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November 12, 2007


Jon Husband

I just cannot figure out why there is such a persistent belief that there is a realtively stable / static / fixed (fill in with your word) way of going about relating to and interacting with customers (and colleagues, for that matter). Your poinnt re: improving and extending is bang-on. McLuhan's quadrant of media extending, obsoleting, reversing and expanding (I think - I tend to forget the fourth dynamic) is apt here .. taken from the good book McLuhan For Managers - New Tools for New Thinking.

Actually, there are "stable" ways of going about things, but IMO they are derived from principles, and so are always taking on new forms (with the principles underneath, and in-forming, the form).

But .. and it is a big "but", I think ... we have been moving into a new ecosystem of interaction for a while now, less top-down, less one-way, less just "open wallet and consume", or "shut head and work on task", and so this set of conditions (which don't seem to be going away) demands new design principles.

I'm probably inarticulate about this, and scattered, and maybe wrong. ... but plainly the ability to go online and connect, link, complain, comment, converse, search for other complaints and whines and so on offers a new set of conditions somewhat more powerful than sending a letter of complaint or phoning to whine.

No wonder the gatekeepers and higher-ups don't like all this so much. There's the opportunity for more accountability, beyond "just trust us".

Earl Mardle

There's also MUCH less ability to maintain the appearance of control. That scares the hell out of people whose lives depend on being able to deliver consistent pictures so they can rise in the system.

Actually I was thinking yesterday that I am, for the first time in my life, not just "doing whatever is next" which has been a really good approach for me.

Now, for the first time, I am working consciously on making some things happen, like reducing reliance on cheap energy, promoting local in my life (better links with neighbours, walk to work, medical centre 4 minutes walk, dentist 8 minutes etc.)

But the other side of it is the process. I still don't have a plan which requires an assumption that I can know something about the future. I can't. period.

So I have a strategy. That then informs each decision. OK, I have eliminated debt but the strategy also calls for not adding new debt (credit card to be paid off in full every month - if you can't, don't buy, if you have to buy, substitute a transaction)

Then there is cash in hand (not too little, not too much - gut feel leads that one for now) but if there is a little surplus, how do I use it? Gold? No. Shares? Hah!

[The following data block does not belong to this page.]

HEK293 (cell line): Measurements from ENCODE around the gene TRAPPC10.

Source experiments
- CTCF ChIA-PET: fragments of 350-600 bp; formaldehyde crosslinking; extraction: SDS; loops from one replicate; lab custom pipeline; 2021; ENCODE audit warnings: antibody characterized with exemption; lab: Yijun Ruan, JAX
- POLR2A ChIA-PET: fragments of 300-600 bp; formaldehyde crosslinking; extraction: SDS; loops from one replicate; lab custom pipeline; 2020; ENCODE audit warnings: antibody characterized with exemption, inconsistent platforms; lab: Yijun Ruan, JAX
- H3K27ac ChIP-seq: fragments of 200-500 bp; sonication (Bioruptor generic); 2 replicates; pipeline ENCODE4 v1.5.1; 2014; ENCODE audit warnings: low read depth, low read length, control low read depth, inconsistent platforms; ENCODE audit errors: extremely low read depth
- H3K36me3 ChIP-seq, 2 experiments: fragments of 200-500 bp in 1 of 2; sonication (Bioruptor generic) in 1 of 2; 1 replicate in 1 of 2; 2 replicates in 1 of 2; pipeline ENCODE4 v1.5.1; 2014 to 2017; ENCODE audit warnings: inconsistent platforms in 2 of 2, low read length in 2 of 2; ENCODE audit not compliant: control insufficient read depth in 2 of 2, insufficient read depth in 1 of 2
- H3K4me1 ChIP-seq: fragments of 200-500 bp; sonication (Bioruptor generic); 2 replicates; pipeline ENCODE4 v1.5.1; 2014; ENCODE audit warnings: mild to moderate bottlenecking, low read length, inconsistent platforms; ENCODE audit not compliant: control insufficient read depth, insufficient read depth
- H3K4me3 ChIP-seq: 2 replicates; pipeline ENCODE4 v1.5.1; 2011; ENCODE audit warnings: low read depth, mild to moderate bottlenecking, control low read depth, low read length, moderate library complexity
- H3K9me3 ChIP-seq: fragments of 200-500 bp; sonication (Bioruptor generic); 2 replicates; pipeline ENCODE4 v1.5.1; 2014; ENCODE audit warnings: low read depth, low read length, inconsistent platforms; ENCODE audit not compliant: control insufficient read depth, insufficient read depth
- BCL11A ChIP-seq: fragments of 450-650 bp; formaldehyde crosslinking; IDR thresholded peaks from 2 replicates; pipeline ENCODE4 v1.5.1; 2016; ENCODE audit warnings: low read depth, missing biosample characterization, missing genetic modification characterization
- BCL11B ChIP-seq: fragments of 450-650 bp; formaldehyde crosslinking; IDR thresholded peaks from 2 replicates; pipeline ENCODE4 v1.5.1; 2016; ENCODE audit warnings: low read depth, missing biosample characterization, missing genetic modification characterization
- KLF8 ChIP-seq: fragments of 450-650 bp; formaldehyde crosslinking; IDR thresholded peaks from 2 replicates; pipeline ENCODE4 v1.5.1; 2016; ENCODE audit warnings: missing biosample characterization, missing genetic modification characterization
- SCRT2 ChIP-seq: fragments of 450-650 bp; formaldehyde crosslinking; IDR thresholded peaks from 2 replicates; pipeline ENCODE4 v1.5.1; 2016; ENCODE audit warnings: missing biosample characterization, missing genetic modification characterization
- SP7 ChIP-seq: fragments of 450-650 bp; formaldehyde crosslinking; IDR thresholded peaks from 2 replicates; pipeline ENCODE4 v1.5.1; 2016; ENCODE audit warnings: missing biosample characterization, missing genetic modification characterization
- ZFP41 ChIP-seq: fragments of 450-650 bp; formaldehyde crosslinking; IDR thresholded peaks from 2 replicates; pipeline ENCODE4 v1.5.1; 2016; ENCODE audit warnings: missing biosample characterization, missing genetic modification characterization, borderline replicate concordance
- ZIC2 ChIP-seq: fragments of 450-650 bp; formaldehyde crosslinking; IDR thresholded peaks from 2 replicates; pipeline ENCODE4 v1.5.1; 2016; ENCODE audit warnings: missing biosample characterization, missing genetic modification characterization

Tools, yes. Steel has a huge energy component so get it while it is cheap.

Next level is machine tools, bench grinder? Yes. Can sharpen old tools, fits the strategy.

Repairs on the house. Do them now while they are cheap and the sophisticated materials are available. Had a talk with a shoe repair guy last week, he's next for a visit with some old boots that are made with "modern" materials that could not be repaired until recently. Get it done now.

Yesterday a friend offered me her small freezer for free, I think she's a bit crazy but cold storage for bulk food is a good thing. Next step, PV backup to keep it running in power cuts.

What will I end up with? Two points.

1. I don't know, it will be the best I can achieve using the resources available at the time I made the decision.

2. There is no "end".

Jon Husband

.. and it sounds (to me) like you are now working and living more consciously from principles that are yours about life and work .. which (I think) reinforces or demonstrates my point.

You are not "in control" of your life (none of us are in control of our lives) but you are designing and shaping it based on principles in which you belive ... seems to me.

Earl Mardle

living consciously pretty well describes it I think. Or at least more deliberately conscious.

Belief is not a good word for me, it gets too much freight.

Does a snail believe in the principles by which it lives? Dunno, I suspect belief is not necessary because it has no choice about the principles that determine HOW it is going to live and die, it does what is next.

And yet, the doing next that I have done has in large measure been based in a system that is itself a fiction and I don't know whether I have woken up from the fiction or just become the snail, responding more authentically to the conditions in which I have to live.

Talking with my niece a few weeks ago we got onto sustainability and I used the example of a yeast in a wine vat. It breeds and grows through many generations swimming in abundance, but it still uses up all the sugar and drowns in its own effluent. The question I put to her was whether the human species is smarter than a yeast and the evidence is not good so far.

Do I know more? Do I know better? Or have I stopped trying to KNOW (which at some level involves fitting the data into a framework) and started to experience the world a little more immediately and respond to that?


And what does that imply for KM?

Jon Husband

And what does that imply for KM?

I like your points a lot ... while I appreciate most of what it has brought us humans, I think we have spent too much time adoring Netwtonian and Cartesian principles and using them to try to control the irrational process we call life

Did you by any chance run across and read this ?


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